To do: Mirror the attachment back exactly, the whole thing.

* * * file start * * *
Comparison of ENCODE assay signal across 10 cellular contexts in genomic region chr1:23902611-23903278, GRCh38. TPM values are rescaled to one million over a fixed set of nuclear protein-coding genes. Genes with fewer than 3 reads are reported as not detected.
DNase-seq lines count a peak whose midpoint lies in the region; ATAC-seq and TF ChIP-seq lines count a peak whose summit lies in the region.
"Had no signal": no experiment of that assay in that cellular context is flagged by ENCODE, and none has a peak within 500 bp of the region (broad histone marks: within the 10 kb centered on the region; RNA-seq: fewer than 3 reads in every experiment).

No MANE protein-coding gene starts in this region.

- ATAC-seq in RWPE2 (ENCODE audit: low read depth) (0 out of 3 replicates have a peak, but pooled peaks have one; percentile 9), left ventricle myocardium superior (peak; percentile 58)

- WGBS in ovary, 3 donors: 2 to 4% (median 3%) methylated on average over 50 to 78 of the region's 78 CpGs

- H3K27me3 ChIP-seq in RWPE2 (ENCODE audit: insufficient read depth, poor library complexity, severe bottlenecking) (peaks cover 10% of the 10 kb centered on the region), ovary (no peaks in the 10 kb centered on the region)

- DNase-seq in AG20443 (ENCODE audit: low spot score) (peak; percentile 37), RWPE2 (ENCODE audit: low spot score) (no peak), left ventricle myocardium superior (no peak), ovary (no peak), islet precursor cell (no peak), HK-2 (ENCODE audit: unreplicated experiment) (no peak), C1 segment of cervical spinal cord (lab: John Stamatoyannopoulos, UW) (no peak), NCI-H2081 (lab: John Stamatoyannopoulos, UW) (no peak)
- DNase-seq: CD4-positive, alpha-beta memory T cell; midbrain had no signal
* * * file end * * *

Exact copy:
Comparison of ENCODE assay signal across 10 cellular contexts in genomic region chr1:23902611-23903278, GRCh38. TPM values are rescaled to one million over a fixed set of nuclear protein-coding genes. Genes with fewer than 3 reads are reported as not detected.
DNase-seq lines count a peak whose midpoint lies in the region; ATAC-seq and TF ChIP-seq lines count a peak whose summit lies in the region.
"Had no signal": no experiment of that assay in that cellular context is flagged by ENCODE, and none has a peak within 500 bp of the region (broad histone marks: within the 10 kb centered on the region; RNA-seq: fewer than 3 reads in every experiment).

No MANE protein-coding gene starts in this region.

- ATAC-seq in RWPE2 (ENCODE audit: low read depth) (0 out of 3 replicates have a peak, but pooled peaks have one; percentile 9), left ventricle myocardium superior (peak; percentile 58)

- WGBS in ovary, 3 donors: 2 to 4% (median 3%) methylated on average over 50 to 78 of the region's 78 CpGs

- H3K27me3 ChIP-seq in RWPE2 (ENCODE audit: insufficient read depth, poor library complexity, severe bottlenecking) (peaks cover 10% of the 10 kb centered on the region), ovary (no peaks in the 10 kb centered on the region)

- DNase-seq in AG20443 (ENCODE audit: low spot score) (peak; percentile 37), RWPE2 (ENCODE audit: low spot score) (no peak), left ventricle myocardium superior (no peak), ovary (no peak), islet precursor cell (no peak), HK-2 (ENCODE audit: unreplicated experiment) (no peak), C1 segment of cervical spinal cord (lab: John Stamatoyannopoulos, UW) (no peak), NCI-H2081 (lab: John Stamatoyannopoulos, UW) (no peak)
- DNase-seq: CD4-positive, alpha-beta memory T cell; midbrain had no signal